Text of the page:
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Recurrent neural network


Recurrent neural networks (RNNs) are a type of artificial neural network (ANN) that is well-suited for sequential data, such as natural language, speech, and time-series data.

Unlike feedforward neural networks, which process each input independently, RNNs have a feedback loop that allows them to remember information from previous inputs.

Architecture of RNNs

The basic architecture of an RNN consists of a series of hidden layers, each of which contains a number of recurrent units.

These recurrent units are the building blocks of RNNs and are responsible for processing sequential data.

Each recurrent unit receives input from the previous unit in the sequence, as well as from the external input.

It then processes this information and produces an output, which is passed on to the next unit in the sequence.

Types of RNNs

1. Simple RNNs: Simple RNNs are the most basic type of RNN. They have a single hidden layer and a simple feedback loop. Simple RNNs are prone to the vanishing gradient problem, which makes it difficult to train them on long sequences of data.

2. Long short-term memory (LSTM) networks: LSTM networks are a type of RNN that is designed to overcome the vanishing gradient problem. They have a special type of recurrent unit called an LSTM cell, which has a more complex feedback loop that allows it to learn long-term dependencies in data.

3. Gated recurrent unit (GRU) networks: GRU networks are another type of RNN that is designed to overcome the vanishing gradient problem. They have a simpler feedback loop than LSTM networks, but they are still able to learn long-term dependencies in data.

Training Process of RNNs

The training process of an RNN is similar to the training process of other types of neural networks.

The goal of training is to find a set of weights for the connections between the recurrent units that minimize a loss function.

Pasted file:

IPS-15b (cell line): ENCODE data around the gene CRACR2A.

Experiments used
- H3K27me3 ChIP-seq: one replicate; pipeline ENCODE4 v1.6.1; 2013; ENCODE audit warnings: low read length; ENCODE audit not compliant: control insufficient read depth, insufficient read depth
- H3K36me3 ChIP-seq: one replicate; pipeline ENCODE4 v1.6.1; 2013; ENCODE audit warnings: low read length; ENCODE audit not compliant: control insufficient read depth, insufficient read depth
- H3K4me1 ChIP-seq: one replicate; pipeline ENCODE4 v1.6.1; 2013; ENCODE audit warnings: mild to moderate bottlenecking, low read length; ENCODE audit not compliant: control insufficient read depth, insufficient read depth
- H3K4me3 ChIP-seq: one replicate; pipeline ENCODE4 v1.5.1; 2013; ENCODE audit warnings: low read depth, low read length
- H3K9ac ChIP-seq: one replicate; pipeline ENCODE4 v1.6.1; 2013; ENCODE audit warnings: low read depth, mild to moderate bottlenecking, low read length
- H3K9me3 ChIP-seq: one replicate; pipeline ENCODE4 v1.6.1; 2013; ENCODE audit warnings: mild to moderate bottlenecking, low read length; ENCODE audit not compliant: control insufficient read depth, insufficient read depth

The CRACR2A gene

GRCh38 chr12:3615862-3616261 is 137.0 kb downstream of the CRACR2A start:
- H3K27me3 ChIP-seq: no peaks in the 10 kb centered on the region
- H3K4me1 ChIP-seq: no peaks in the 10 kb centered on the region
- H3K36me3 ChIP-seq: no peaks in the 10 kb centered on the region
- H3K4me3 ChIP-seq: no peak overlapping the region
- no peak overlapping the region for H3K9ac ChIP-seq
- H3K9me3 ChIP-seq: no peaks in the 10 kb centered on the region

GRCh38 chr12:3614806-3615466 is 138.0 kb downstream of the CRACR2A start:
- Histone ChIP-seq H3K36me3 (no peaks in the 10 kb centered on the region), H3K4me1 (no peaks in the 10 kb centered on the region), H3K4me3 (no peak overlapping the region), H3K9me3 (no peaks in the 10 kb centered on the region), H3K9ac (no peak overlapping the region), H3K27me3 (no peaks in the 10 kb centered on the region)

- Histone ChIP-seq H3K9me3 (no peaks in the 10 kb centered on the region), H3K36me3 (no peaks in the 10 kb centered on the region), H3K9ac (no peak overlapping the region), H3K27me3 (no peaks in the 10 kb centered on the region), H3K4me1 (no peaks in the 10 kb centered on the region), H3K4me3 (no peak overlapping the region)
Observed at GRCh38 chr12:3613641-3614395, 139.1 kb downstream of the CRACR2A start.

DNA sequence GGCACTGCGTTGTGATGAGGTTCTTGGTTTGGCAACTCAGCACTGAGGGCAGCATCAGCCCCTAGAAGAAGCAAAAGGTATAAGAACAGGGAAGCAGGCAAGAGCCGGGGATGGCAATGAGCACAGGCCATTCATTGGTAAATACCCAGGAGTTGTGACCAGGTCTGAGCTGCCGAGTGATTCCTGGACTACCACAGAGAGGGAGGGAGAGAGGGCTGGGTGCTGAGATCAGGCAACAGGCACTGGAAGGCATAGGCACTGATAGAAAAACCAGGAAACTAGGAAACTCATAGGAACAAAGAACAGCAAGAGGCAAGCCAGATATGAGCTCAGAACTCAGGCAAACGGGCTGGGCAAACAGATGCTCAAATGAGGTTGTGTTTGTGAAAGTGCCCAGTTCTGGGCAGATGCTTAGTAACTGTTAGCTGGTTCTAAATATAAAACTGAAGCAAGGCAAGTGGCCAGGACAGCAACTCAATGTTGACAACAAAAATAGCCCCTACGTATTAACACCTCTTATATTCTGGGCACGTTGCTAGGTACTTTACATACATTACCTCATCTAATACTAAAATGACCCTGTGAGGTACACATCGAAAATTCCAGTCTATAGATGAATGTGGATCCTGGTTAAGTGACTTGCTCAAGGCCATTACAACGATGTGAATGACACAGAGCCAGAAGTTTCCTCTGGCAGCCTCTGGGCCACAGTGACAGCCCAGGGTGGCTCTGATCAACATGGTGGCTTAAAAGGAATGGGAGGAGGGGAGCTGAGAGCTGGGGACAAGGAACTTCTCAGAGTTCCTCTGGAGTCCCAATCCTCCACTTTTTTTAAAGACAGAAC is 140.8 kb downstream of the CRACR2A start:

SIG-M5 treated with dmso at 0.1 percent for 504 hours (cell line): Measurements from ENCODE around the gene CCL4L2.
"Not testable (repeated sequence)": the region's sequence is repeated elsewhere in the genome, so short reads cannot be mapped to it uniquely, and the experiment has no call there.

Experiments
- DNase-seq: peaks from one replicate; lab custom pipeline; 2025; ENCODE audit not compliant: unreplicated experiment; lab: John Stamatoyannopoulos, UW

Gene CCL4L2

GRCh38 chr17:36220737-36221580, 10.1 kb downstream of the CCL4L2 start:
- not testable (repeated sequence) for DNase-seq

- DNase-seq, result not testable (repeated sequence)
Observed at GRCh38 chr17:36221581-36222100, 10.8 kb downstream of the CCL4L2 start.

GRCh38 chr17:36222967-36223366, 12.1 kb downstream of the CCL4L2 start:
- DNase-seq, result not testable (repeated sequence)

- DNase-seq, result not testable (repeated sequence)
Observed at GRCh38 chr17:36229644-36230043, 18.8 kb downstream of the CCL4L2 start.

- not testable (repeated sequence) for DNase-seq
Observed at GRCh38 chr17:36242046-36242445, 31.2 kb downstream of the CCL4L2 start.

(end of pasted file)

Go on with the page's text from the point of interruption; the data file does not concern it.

The loss function measures the difference between the network’s predictions and the true labels.

There are many different algorithms for training RNNs, but some of the most common include:

1. Backpropagation through time (BPTT): BPTT is a variant of backpropagation that is specifically designed for RNNs. It unrolls the RNN over time and then applies backpropagation to the unrolled network.

2. Real-time recurrent learning (RTRL): RTRL is another variant of backpropagation that is designed for RNNs. It avoids the need to unroll the network by using a technique called dynamic programming.

Applications of RNNs

  • Natural language processing (NLP): RNNs are used for tasks such as machine translation, text summarization, and sentiment analysis.
  • Speech recognition: RNNs are used to convert spoken language into text.
  • Music generation: RNNs are used to generate new music that is similar to existing music.
  • Time-series forecasting: RNNs are used to forecast future values of a time series, such as stock prices or sales figures.

Limitations of RNNs

  • Vanishing gradient problem: The vanishing gradient problem can make it difficult to train RNNs on long sequences of data.
  • Exploding gradient problem: The exploding gradient problem can also make it difficult to train RNNs.
  • Computational complexity: RNNs can be computationally expensive to train.


  • “Recurrent Neural Networks for Natural Language Processing” by Christopher Manning and Hinrich Schütze
  • “Sequence Modeling with RNNs: A Practical Guide” by Janusz Chorowski

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